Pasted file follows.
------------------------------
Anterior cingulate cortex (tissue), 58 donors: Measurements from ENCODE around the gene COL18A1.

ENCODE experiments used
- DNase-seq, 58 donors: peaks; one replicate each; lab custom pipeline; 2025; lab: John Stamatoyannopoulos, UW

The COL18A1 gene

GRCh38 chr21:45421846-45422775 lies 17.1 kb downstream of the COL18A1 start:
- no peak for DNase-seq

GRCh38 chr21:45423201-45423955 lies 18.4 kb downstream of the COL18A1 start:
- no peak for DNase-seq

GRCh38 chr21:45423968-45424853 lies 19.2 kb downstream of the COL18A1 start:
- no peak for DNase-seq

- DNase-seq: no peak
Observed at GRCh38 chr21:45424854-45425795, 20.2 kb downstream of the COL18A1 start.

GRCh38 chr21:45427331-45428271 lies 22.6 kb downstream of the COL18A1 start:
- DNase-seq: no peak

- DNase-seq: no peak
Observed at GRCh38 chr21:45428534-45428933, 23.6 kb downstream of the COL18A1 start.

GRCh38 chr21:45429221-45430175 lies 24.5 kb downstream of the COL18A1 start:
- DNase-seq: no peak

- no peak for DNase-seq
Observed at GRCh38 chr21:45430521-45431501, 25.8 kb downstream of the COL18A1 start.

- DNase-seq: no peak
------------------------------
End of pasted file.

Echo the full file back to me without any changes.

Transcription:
Anterior cingulate cortex (tissue), 58 donors: Measurements from ENCODE around the gene COL18A1.

ENCODE experiments used
- DNase-seq, 58 donors: peaks; one replicate each; lab custom pipeline; 2025; lab: John Stamatoyannopoulos, UW

The COL18A1 gene

GRCh38 chr21:45421846-45422775 lies 17.1 kb downstream of the COL18A1 start:
- no peak for DNase-seq

GRCh38 chr21:45423201-45423955 lies 18.4 kb downstream of the COL18A1 start:
- no peak for DNase-seq

GRCh38 chr21:45423968-45424853 lies 19.2 kb downstream of the COL18A1 start:
- no peak for DNase-seq

- DNase-seq: no peak
Observed at GRCh38 chr21:45424854-45425795, 20.2 kb downstream of the COL18A1 start.

GRCh38 chr21:45427331-45428271 lies 22.6 kb downstream of the COL18A1 start:
- DNase-seq: no peak

- DNase-seq: no peak
Observed at GRCh38 chr21:45428534-45428933, 23.6 kb downstream of the COL18A1 start.

GRCh38 chr21:45429221-45430175 lies 24.5 kb downstream of the COL18A1 start:
- DNase-seq: no peak

- no peak for DNase-seq
Observed at GRCh38 chr21:45430521-45431501, 25.8 kb downstream of the COL18A1 start.

- DNase-seq: no peak